Theorists ignore McLuhan’s (1964) observation that “[w]e live science fiction” at their own risk. Baudrillard, when he addresses a vision of machines and languages, takes note of McLuhan: “From Marx to McLuhan, one sees the same instrumentalist vision of machines and of language: relays, extensions, media-mediators of a Nature destined ideally to become the organic body. In this ‘rational’ view, the body itself is only a medium” (Baudrillard 1991b: 313). When science fiction becomes reality, the body literally becomes a medium which no longer communicates its original biological message. Face transplant, as the film Faceoff reveals so well, was the stuff of science fiction. No longer. In November 2005 the first successful face transplant operation was performed in France in a manner which at once resembles and differs from the scenario Faceoff depicts. The real face transplant recipient, whose new face differs from both her original face and her donor’s face, has become a copy of an original which never existed. Her body has become a new medium for a new post postmodern message.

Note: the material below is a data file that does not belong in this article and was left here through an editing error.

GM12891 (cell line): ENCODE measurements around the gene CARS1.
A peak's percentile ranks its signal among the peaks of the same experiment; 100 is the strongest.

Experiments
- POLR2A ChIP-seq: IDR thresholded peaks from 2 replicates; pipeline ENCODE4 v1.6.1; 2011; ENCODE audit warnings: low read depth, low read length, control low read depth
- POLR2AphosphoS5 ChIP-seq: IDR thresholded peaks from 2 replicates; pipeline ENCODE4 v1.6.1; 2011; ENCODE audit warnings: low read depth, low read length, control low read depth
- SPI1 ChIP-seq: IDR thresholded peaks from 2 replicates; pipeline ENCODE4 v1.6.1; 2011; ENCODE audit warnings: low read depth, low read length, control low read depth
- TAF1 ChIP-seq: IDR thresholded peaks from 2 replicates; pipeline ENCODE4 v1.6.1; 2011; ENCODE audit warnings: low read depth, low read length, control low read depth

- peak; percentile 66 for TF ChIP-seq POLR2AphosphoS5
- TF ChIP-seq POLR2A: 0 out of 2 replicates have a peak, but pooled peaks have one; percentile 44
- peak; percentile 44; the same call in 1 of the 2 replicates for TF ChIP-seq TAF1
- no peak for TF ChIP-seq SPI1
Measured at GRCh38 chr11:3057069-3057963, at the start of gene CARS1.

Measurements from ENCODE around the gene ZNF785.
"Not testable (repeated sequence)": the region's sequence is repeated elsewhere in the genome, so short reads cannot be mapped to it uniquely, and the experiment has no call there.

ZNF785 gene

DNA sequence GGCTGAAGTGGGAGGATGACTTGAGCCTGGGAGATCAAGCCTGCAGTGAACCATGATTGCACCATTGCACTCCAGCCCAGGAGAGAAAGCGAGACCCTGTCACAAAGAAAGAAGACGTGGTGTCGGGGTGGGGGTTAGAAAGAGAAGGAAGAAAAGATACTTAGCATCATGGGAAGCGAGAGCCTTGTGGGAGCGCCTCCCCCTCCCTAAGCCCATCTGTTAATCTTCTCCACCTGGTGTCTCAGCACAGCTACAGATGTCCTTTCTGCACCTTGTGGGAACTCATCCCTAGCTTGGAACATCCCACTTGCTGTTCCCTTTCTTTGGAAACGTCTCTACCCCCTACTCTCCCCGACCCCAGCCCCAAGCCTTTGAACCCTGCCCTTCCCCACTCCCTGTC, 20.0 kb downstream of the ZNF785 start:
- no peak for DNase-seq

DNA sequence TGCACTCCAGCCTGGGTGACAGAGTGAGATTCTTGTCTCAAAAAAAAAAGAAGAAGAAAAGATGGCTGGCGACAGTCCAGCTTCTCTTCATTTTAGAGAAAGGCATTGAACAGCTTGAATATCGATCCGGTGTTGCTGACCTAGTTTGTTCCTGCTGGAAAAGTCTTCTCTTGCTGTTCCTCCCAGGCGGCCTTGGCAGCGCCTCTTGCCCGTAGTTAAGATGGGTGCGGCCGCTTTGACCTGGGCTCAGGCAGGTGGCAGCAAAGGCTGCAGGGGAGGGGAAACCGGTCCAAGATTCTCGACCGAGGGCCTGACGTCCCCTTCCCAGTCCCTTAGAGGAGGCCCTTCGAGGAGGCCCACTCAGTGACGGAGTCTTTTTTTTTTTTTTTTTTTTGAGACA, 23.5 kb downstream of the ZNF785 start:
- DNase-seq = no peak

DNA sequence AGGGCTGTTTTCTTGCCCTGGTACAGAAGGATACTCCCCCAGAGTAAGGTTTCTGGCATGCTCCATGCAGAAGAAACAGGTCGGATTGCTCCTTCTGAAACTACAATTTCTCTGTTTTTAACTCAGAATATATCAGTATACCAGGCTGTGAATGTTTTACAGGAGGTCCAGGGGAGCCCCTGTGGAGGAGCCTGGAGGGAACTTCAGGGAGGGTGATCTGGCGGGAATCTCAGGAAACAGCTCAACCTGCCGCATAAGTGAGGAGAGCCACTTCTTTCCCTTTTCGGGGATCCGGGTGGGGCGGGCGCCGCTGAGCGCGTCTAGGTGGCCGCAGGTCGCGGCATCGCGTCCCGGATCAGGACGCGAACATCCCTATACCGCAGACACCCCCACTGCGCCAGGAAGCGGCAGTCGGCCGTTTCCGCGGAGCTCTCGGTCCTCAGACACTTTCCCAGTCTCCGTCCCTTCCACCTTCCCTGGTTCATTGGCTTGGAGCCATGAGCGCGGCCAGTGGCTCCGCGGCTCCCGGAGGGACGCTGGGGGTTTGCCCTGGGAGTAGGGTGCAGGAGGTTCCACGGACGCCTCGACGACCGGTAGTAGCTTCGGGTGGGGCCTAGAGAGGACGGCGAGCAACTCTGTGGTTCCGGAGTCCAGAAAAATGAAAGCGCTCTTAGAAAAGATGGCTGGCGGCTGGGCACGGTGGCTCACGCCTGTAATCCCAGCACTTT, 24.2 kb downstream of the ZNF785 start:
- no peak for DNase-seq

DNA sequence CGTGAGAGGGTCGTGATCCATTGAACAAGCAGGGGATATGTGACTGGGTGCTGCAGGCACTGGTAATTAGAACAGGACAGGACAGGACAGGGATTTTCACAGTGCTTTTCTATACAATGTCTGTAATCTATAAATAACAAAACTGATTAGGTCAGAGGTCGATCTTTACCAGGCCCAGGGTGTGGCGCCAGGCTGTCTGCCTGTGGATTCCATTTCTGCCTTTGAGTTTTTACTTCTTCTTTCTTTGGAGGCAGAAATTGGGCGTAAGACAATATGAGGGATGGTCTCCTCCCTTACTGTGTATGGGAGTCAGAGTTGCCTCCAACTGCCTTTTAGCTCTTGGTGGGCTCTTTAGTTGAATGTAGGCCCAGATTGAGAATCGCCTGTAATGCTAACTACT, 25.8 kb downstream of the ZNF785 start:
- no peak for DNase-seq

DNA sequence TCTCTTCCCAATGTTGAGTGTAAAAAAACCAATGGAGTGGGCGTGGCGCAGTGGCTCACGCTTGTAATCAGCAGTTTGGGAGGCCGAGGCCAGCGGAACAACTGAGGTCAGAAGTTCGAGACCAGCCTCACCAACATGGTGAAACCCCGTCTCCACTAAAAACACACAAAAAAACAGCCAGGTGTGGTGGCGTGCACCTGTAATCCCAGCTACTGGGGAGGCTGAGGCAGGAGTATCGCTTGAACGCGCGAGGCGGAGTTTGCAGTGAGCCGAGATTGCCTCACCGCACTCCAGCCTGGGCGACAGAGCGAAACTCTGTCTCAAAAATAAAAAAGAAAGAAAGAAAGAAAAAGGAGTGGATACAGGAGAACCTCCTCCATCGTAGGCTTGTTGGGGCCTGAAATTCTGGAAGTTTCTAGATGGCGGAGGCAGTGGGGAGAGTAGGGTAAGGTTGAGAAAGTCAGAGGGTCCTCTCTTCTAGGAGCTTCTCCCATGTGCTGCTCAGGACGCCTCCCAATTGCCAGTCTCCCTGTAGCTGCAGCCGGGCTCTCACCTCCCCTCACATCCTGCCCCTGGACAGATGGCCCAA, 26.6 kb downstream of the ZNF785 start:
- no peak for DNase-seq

Both Baudrillard’s “Simulation and Science Fiction” and the new bio-medical face transplant capability are applicable to Eugene Thacker’s essay “The Science Fiction of Technoscience: The Politics of Simulation and a Challenge for New Media Art.” Thacker’s questions pertain to science fiction’s place in post postmodern reality and theory: “In a domain in which the science-fictional future of bio-technology has always already arrived, what functions does or can science fiction have?… [I]f science fiction can no longer play its traditional role of imagining a future (because technological advance has already virtualized the future for us), what happens to science fiction in the scene of simulation?” (Thacker 156f). Since the science fictional future has become the post postmodern present, and this present is a scene of simulation, Carl Freedman’s aforementioned call for the centrality of science fiction in relation to theory is becoming ever more crucial. Science fiction must be placed at the core of theoretical endeavor, a move which would enable theorists to escape from the cul-de-sac Scholes so eloquently describes. To the theorists of post modernism who held their noses when including science fiction I say this: you must act otherwise in the face of post postmodern reality, the bio-technical reality which enables a face transplant recipient to receive a nose that is not her own.